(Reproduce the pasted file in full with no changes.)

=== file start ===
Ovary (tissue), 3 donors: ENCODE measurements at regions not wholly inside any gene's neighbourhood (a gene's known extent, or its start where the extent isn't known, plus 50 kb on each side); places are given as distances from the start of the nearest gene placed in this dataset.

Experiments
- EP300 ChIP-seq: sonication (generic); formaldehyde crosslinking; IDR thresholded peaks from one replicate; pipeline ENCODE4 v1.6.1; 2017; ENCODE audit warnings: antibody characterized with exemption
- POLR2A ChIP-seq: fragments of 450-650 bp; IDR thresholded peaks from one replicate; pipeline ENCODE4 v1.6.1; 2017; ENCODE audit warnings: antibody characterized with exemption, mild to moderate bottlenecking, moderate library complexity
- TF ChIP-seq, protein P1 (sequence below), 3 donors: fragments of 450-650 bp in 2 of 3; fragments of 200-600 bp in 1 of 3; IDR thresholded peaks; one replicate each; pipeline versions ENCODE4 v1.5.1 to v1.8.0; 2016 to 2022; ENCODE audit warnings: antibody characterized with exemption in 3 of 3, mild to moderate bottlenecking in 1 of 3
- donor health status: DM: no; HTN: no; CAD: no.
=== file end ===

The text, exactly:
Ovary (tissue), 3 donors: ENCODE measurements at regions not wholly inside any gene's neighbourhood (a gene's known extent, or its start where the extent isn't known, plus 50 kb on each side); places are given as distances from the start of the nearest gene placed in this dataset.

Experiments
- EP300 ChIP-seq: sonication (generic); formaldehyde crosslinking; IDR thresholded peaks from one replicate; pipeline ENCODE4 v1.6.1; 2017; ENCODE audit warnings: antibody characterized with exemption
- POLR2A ChIP-seq: fragments of 450-650 bp; IDR thresholded peaks from one replicate; pipeline ENCODE4 v1.6.1; 2017; ENCODE audit warnings: antibody characterized with exemption, mild to moderate bottlenecking, moderate library complexity
- TF ChIP-seq, protein P1 (sequence below), 3 donors: fragments of 450-650 bp in 2 of 3; fragments of 200-600 bp in 1 of 3; IDR thresholded peaks; one replicate each; pipeline versions ENCODE4 v1.5.1 to v1.8.0; 2016 to 2022; ENCODE audit warnings: antibody characterized with exemption in 3 of 3, mild to moderate bottlenecking in 1 of 3
- donor health status: DM: no; HTN: no; CAD: no.